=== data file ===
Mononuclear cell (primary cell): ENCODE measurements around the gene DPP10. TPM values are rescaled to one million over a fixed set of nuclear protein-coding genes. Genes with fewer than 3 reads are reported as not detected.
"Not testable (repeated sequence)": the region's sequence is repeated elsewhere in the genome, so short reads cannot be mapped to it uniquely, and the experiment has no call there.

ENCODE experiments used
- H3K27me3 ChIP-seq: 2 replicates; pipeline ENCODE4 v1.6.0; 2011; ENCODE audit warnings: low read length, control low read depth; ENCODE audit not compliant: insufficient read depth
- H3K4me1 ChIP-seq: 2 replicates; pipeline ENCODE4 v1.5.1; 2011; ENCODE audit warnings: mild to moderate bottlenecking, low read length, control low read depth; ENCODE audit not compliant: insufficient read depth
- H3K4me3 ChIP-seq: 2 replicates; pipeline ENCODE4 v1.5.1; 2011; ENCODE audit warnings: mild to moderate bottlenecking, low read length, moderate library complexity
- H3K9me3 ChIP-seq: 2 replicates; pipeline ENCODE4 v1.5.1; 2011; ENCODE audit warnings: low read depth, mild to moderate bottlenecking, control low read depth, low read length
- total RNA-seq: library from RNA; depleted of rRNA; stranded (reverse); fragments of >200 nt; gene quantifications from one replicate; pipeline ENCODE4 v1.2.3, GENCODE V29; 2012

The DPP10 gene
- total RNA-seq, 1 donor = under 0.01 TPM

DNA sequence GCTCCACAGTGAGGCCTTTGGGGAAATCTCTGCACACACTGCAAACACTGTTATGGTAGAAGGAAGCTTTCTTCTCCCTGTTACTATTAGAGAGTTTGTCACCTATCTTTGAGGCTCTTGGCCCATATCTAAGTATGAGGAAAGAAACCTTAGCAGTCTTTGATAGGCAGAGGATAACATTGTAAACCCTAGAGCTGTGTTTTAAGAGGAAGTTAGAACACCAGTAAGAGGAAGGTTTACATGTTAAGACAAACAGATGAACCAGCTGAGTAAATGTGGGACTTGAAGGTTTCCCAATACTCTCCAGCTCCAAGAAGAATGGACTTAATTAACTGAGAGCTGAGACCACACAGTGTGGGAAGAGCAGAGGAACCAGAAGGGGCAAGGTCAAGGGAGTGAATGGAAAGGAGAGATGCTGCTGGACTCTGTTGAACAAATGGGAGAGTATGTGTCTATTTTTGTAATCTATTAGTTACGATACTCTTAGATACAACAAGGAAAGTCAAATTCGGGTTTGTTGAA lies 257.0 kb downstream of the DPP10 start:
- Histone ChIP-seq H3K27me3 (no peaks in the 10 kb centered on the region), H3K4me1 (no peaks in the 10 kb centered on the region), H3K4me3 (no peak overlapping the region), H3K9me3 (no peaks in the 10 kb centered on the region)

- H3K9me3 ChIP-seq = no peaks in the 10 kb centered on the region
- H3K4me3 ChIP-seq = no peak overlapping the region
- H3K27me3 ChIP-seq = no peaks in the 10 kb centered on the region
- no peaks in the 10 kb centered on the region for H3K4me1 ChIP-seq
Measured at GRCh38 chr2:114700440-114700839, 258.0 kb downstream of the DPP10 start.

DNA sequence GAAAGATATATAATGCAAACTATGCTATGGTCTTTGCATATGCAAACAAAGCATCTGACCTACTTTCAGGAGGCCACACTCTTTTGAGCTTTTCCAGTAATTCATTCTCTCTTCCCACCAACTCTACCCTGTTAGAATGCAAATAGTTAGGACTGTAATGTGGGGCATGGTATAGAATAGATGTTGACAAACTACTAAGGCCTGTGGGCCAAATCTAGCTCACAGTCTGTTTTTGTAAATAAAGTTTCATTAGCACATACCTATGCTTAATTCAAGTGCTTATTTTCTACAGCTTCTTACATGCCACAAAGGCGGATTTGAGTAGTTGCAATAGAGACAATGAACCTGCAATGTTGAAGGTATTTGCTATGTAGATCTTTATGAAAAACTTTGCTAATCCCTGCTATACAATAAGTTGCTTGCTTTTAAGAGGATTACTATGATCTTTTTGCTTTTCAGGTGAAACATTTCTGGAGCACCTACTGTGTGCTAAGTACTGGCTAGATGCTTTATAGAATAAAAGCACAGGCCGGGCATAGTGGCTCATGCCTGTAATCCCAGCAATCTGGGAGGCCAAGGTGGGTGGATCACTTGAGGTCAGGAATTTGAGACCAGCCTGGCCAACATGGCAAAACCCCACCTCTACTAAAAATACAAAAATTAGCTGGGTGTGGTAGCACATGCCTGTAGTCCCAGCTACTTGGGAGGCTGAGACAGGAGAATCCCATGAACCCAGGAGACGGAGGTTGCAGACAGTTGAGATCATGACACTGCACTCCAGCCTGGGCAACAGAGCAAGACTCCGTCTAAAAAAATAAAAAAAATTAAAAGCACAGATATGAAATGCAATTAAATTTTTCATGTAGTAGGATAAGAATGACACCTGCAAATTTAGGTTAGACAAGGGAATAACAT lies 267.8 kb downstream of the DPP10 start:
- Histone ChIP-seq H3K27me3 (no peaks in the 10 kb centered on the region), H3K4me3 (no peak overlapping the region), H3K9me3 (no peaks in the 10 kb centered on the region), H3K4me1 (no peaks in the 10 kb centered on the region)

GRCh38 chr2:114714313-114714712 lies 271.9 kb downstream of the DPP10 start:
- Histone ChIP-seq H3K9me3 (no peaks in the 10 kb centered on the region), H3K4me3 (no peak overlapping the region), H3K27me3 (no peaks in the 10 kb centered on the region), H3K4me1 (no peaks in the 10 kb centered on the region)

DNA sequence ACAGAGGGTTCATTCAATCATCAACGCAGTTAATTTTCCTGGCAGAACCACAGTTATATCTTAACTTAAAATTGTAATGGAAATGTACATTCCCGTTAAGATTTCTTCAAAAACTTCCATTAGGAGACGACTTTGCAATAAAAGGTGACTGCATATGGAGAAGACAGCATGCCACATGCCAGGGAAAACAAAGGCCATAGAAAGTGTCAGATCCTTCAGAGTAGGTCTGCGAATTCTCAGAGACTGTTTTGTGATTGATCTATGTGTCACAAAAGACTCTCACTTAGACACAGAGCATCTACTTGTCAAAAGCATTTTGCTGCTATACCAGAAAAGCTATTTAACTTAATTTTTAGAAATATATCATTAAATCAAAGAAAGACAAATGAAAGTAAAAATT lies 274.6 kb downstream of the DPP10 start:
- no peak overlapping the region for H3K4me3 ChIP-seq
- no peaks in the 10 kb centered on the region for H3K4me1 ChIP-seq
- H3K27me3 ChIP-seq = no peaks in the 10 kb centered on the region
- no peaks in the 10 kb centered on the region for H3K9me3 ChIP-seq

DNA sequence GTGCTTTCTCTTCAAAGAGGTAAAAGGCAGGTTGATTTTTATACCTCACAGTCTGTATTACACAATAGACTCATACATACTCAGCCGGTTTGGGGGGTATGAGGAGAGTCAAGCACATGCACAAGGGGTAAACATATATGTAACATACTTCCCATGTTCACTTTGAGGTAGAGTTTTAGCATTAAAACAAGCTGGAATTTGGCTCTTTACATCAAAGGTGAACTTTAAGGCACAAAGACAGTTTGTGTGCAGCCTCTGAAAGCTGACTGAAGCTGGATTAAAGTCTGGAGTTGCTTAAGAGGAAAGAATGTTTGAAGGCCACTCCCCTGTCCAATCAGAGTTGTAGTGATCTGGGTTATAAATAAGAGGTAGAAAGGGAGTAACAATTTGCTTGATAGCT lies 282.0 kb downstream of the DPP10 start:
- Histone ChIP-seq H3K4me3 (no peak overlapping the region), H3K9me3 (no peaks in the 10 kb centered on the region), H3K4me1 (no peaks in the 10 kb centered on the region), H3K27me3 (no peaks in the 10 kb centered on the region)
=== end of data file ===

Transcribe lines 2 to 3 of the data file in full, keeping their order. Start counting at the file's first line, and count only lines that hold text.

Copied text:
"Not testable (repeated sequence)": the region's sequence is repeated elsewhere in the genome, so short reads cannot be mapped to it uniquely, and the experiment has no call there.

ENCODE experiments used